Follow these steps to replace the Timing Belt on your Mitsubishi Galant: 1) Disconnect the battery ground cable using a wrench. Remove the splash guards and loosen the accessory drive belt tensioners, then lift the accessory drive belts off the pulleys. 2) Remove the top engine mount and its bracket, the alternator and the power steering pump and leave the power steering fluid lines attached to the pump, and just lay the pump out of the way. 3) Remove the air conditioning compressor and the crankshaft pulley bolt, then pull the pulley off the snout of the crankshaft. Remove the belt guide plate, the timing belt cover cap and the timing belt covers. 4) Turn the crankshaft until the crankshaft timing marks line up. If the camshaft timing marks do not line up, turn the crankshaft one more time, then all the marks should line up. 5) Now, loosen the tensioner bolt and push the tensioner away from the belt. Tighten the bolt enough to hold the tensioner out of the way. Lift the timing belt off the sprockets and pulleys. Check that the timing marks are still lined up. 6) Install the timing belt working in a counterclockwise rotation, starting with the crankshaft sprocket. While keeping tension on the belt, route it over the right camshaft sprocket. Hold the tension, then route the belt under the water pump pulley, over the left camshaft sprocket, then behind the tensioner pulley. 7) Loosen the tensioner bolt, allowing the tensioner to put tension on the belt. Turn the crankshaft clockwise two turns until all three timing marks are lined up again. Tighten the tensioner bolt and the crankshaft pulley and install the rest of the parts in reverse order of removal.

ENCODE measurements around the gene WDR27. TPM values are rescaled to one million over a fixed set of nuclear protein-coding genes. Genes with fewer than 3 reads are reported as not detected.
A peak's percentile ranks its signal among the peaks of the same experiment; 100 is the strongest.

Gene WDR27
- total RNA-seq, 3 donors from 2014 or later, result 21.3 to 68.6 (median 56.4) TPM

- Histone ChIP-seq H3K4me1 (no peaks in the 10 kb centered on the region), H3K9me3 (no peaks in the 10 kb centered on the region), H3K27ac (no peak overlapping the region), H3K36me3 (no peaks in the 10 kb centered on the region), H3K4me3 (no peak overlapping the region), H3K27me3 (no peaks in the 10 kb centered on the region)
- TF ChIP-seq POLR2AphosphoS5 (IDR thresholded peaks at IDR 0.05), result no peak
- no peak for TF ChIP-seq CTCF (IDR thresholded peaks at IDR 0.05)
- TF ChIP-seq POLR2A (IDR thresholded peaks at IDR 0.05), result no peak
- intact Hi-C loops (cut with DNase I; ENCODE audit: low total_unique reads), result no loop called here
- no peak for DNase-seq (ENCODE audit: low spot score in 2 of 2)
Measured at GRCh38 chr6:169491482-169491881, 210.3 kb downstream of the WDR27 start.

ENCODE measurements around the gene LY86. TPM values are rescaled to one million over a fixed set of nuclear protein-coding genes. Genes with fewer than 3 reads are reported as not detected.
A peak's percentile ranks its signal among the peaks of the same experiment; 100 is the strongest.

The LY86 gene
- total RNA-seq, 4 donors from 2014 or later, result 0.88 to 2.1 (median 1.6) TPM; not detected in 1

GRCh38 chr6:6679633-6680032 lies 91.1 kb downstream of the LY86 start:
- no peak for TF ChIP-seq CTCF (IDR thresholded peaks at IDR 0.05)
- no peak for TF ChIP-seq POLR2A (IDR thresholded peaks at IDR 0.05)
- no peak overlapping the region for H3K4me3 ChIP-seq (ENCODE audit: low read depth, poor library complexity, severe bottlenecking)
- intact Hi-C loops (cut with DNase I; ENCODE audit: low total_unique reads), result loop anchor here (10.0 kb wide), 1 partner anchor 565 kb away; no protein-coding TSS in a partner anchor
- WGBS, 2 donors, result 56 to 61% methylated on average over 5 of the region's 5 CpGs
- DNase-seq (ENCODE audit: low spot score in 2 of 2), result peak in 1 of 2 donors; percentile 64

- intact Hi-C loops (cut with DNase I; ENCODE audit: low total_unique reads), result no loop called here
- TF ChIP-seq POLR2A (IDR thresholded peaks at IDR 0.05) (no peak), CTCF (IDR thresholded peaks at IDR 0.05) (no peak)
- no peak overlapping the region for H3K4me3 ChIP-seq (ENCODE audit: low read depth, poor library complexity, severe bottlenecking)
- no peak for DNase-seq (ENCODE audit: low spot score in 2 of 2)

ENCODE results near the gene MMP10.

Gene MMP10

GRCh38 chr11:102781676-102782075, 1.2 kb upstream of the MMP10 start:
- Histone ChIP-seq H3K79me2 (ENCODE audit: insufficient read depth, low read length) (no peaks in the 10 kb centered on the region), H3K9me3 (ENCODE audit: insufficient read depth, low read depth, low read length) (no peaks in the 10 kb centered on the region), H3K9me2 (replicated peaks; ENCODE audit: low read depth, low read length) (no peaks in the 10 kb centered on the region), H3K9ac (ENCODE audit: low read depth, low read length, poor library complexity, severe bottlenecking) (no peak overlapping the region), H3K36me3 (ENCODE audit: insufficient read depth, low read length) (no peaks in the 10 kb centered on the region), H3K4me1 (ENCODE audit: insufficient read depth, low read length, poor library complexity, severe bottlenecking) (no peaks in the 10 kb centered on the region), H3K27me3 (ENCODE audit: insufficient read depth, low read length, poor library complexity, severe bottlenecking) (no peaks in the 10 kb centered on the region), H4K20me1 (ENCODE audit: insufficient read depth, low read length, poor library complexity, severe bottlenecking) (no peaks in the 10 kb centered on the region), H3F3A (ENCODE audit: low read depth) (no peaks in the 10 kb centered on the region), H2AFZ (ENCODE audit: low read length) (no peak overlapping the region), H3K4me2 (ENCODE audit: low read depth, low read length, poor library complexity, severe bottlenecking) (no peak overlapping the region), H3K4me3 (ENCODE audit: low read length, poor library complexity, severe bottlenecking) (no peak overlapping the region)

I assume you have just one belt. 4.6 L engine. Well, take a good look how it runs around the pulley's, and with a ratchet there is a square slot it will fit into on the tensioner, pull or push whichever way, and the tensioner will slack enough to release the belt. The rest is your memory on how the belt fits.
Most likely the new pulley is not in line with the rest.
To replace the drive belt on a '96 Suburban you have to release the tention on the tentioner pulley with a wrench or socket. Once you get the belt off of at least one pulley you can release the tentioner pulley. Remove the belt the rest of the way. To re-install the belt follow the routing guide under the hood. To get the belt all the way on you'll have to release the tentioner on the pulley again to get the belt all the way on. Once the belt is all the way on release the pulley and inspect the belt to make sure it's all the way on all the pulleys. Remove the wrench or socket and you're done. Hope this helps, good luck.
Serpentine belts use an pulley to keep tension on the belt. You need a breaker bar; attach to the tension pulley and turn the nut. One way will not move and the other way will loosen the belt. It will usually then just slide off that pulley and then come off all the rest.
Easiest way is with a 3/8 ratchet and a short piece of pipe on the end. The tensioner is below the ac pump, pry back on tensioner to release tension and slip belt off alternator first and then remove rest of belt and put on in reverse order